Take abortion as a common (and highly controversial) example. My perspective is shaped by my Christian faith. I categorically and absolutely reject abortion as an alternative to contraception. To me, that's murder, pure and simple. The foetus in the womb, if left alone, will emerge as a human being. Since there's no possible way to determine when it changes from 'a collection of cells' to 'a human being', it must be treated as the latter from conception to birth. Naturally, given that every human being has an absolute right to life, I also reject abortion in the case of medical defects being discovered in the foetus, just as I reject euthanasia. Of course, others, with different convictions, will hold different views.

However, even I have to acknowledge that there are some circumstances where the agony facing the mother (or both parents) can be so great that the 'absolute' must take them into account. What about rape? Naturally, the child in the womb is innocent of that (or any other) crime, and has the same right to life as any of us. On the other hand, the mother's mental anguish at being forced to have the 'seed' of the crime growing within her may be so overwhelming as to cause her serious, perhaps lasting harm. I can't ignore that reality. For her to abort the child within her womb would be wrong, from my moral perspective: but to force her to bear it, because it's innocent, might be equally morally wrong, in the light of the possible consequences of that decision for her own mental health. I have to accept that a choice must be made between two very great evils. I'm not God, and don't pretend to be. If she chooses to abort the child, because she simply can't bear the thought of carrying it to term, who am I to condemn her? I'll do my very best to understand her, sympathize with her, and stand by her. I won't minimize what she's done to the child, and I'll try to help her repent of any wrongdoing and seek God's mercy: but I can't morally force her to adopt an 'absolutist' view of the matter. If I did, wouldn't I be raping her all over again - not physically, but morally? I can seek to persuade her, by example and by word; but I can't compel her.

I also have to accept that if I reject abortion, I must concede that there needs to be some alternative that will make it unnecessary (except in the most extreme cases). That means permitting contraception. Of course, a Christian 'absolutist' view would be that contraception is not needed, because sex should only take place within marriage, where children are the God-given and expected fruit of the marriage, and therefore a married couple should 'have as many children as God sees fit to give them'. On the other hand, that ignores the reality that many (including professed Christians) do indulge in sex before or outside marriage. (As a pastor, I'd guesstimate that the vast majority of couples I married were already lovers, and most had been for a long time.) Many of those engaging in extra-marital sex are not Christians, and see no reason why they should adopt a Christian moral code in that regard. Can I realistically deny contraception to them because my moral perspective disapproves of it?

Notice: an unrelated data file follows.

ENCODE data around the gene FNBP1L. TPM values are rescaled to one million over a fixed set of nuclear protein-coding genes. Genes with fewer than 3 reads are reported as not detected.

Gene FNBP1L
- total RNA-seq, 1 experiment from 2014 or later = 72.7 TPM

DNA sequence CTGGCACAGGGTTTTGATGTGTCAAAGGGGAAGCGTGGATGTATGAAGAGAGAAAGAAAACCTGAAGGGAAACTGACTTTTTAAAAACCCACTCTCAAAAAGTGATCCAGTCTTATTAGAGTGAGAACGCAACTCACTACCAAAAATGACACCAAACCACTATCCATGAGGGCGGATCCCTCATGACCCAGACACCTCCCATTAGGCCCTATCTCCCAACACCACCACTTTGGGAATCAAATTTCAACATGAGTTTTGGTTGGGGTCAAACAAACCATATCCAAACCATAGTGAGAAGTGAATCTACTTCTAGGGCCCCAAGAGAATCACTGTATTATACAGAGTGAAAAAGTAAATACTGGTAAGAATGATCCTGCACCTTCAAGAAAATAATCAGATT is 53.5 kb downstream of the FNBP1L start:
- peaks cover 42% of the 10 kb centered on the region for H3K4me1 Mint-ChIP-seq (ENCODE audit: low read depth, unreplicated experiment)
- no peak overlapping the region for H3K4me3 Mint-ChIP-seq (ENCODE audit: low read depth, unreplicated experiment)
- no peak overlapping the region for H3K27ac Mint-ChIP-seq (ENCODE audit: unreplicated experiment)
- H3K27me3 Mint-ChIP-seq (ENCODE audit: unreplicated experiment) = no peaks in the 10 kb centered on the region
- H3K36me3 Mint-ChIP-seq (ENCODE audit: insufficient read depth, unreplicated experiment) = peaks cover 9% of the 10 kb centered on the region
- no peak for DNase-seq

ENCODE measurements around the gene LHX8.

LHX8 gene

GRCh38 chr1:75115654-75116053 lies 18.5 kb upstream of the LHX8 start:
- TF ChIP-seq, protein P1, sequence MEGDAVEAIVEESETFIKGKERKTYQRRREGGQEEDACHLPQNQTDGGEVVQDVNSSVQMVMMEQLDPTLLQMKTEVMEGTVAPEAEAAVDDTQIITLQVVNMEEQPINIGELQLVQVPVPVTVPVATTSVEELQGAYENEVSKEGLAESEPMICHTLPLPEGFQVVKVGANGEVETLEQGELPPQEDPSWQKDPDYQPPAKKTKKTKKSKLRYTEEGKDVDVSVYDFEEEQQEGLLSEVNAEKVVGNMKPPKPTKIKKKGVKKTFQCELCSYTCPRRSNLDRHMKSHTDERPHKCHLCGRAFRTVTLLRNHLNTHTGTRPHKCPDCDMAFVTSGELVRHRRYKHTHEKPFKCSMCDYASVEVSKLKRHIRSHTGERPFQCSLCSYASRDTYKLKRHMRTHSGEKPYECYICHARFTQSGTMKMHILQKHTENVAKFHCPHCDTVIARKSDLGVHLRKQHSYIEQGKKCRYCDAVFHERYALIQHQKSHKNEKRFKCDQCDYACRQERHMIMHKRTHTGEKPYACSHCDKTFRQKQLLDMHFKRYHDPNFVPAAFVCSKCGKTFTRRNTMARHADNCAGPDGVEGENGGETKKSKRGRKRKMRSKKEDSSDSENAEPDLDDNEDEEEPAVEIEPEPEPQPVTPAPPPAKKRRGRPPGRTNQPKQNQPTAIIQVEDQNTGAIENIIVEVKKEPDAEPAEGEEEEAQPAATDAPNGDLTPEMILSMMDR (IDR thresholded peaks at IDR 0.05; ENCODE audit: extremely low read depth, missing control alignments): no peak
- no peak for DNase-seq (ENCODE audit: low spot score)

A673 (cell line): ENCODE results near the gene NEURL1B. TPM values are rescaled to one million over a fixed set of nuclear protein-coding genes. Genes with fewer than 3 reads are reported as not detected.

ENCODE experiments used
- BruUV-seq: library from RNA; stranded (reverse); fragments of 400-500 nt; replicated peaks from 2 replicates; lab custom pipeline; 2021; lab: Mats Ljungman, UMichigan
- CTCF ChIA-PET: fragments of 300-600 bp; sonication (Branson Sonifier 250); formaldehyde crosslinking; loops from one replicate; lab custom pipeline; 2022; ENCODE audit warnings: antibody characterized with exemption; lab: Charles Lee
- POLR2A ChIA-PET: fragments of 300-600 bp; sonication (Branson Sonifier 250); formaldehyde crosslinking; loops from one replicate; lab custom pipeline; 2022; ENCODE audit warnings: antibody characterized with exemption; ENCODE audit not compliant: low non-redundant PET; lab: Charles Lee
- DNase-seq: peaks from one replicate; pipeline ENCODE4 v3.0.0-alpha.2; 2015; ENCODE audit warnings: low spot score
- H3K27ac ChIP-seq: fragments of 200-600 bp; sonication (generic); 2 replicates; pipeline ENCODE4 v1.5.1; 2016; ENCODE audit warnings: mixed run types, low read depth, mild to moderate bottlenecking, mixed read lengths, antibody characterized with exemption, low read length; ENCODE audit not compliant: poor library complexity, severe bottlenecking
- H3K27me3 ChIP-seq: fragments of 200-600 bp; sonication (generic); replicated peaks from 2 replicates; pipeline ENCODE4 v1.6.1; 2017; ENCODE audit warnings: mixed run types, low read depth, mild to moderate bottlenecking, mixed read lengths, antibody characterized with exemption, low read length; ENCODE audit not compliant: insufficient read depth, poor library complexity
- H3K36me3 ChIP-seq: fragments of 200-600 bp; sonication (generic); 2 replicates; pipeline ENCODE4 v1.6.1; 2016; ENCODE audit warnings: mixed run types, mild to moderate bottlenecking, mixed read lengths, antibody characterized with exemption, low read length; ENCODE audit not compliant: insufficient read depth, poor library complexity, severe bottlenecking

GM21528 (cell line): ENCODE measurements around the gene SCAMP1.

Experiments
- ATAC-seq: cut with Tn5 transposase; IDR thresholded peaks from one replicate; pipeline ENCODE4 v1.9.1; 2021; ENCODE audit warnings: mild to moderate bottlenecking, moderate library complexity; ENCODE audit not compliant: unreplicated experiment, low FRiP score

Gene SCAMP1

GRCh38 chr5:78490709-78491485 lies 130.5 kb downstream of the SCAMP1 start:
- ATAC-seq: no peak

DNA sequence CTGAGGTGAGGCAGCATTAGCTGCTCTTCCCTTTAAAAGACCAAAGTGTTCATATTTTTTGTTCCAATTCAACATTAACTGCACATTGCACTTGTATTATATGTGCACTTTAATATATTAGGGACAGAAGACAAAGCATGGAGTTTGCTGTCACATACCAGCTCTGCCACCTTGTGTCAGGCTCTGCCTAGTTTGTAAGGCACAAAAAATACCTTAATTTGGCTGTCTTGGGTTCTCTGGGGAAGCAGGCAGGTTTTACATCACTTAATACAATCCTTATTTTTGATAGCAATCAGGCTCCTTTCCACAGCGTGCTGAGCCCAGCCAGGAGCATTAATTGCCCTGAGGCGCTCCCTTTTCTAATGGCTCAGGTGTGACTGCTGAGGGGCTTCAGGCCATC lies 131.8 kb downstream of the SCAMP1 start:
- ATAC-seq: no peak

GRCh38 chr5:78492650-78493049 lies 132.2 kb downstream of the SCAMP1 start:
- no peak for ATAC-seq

I freely confess that this is an ongoing conflict within me: the clash between what I firmly believe to be absolute truth, revealed by God and binding on all humanity, versus the reality that many don't share my beliefs, and the further reality that life can be a whole lot more complicated than 'black' or 'white'. There are an awful lot of shades of gray out there! I've learned to be very wary of those who insist on seeing the world in 'black' or 'white'. They tend to be (or become) fundamentalists, intolerant of any other point of view or perspective. At the same time, I acknowledge that if I become too tolerant, too inclusive, in my moral perspective, I risk betraying what I believe to be true, and making myself a hypocrite and a fraud.

There are no easy answers. If anyone declares that there are, he/she is probably operating from within one particular moral perspective, and insisting that if only everyone would adopt that moral code and obey it absolutely, there'd be no problem. He/she would be right in that . . . but I submit that such insistence is utterly utopian, and has lost touch with reality.

I'd be very interested in hearing from readers how you've experienced this conundrum in your own life. This applies particularly to my friends who hold different beliefs, or reject the Christian moral code. If you have any particular examples you'd like to share with us, please do so in Comments. Hopefully we can all learn from each other, given mutual respect.



Andrew C said...

I am the son of a Presbyterian pastor, and still identify as Christian, although I am not currently active within a church.

My view is that an embryo/fetus is only a potential person until it is capable of viability outside the womb, and for that reason, abortion should be legal up to that point. That potential person is still of great value, and should not be terminated lightly, but is not entitled to human rights. I believe we as a society should work to reduce abortion rates, but that making abortion illegal would only have a minor impact on actual abortion rates, while having a significant impact on mortality rates of women getting abortions. I do not think abortion is a good choice, but is sometimes the least bad choice. The government is less capable of making that call than the woman in question.